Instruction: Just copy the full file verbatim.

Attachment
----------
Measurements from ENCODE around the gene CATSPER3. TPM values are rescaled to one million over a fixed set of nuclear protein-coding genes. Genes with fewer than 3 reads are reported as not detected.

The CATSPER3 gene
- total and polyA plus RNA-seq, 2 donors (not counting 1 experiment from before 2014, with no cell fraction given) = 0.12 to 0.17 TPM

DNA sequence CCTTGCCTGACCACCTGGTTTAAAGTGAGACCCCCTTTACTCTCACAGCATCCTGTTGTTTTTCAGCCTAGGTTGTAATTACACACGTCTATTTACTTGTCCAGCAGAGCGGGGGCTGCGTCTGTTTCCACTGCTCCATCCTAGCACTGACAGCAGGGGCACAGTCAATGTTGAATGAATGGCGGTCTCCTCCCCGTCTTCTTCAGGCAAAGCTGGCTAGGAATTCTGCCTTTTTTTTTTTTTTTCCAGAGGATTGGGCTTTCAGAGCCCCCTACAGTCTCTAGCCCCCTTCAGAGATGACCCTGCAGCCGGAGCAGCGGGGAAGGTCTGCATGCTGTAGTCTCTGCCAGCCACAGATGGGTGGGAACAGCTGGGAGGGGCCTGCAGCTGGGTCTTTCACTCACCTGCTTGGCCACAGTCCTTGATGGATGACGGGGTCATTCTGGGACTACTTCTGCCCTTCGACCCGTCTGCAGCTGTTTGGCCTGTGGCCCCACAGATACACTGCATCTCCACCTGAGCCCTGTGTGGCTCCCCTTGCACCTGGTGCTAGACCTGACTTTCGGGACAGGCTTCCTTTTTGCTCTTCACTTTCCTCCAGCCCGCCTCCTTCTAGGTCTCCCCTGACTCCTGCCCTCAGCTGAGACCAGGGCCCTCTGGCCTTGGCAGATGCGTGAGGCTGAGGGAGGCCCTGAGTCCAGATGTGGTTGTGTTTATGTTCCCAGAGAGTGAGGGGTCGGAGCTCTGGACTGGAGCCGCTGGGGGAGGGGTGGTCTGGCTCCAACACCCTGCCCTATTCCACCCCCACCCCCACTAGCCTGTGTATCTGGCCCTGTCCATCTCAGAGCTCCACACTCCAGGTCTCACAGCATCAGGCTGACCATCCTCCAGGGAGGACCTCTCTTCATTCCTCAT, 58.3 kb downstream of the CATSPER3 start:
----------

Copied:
Measurements from ENCODE around the gene CATSPER3. TPM values are rescaled to one million over a fixed set of nuclear protein-coding genes. Genes with fewer than 3 reads are reported as not detected.

The CATSPER3 gene
- total and polyA plus RNA-seq, 2 donors (not counting 1 experiment from before 2014, with no cell fraction given) = 0.12 to 0.17 TPM

DNA sequence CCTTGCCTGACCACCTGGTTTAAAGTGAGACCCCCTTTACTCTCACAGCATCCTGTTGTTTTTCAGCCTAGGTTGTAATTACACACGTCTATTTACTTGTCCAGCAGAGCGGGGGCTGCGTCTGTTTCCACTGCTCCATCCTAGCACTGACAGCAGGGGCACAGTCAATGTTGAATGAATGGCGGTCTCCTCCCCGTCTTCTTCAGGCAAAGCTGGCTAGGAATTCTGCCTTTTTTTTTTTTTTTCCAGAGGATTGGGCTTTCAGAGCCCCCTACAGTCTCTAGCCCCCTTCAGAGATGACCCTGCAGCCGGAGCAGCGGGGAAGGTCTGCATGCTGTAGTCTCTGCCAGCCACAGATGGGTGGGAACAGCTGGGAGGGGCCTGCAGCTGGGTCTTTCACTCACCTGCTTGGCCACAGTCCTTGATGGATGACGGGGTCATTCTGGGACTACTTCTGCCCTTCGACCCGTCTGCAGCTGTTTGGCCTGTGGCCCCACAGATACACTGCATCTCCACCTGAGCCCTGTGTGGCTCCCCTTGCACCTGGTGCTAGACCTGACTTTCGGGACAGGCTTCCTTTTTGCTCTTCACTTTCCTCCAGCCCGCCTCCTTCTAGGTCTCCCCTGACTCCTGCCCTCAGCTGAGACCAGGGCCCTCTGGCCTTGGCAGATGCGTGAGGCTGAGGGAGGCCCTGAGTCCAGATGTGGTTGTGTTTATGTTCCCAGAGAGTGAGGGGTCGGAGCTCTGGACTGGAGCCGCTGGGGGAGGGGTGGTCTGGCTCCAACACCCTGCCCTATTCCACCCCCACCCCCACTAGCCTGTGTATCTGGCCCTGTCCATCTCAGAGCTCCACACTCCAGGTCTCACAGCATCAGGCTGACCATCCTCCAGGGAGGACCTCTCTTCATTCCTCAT, 58.3 kb downstream of the CATSPER3 start: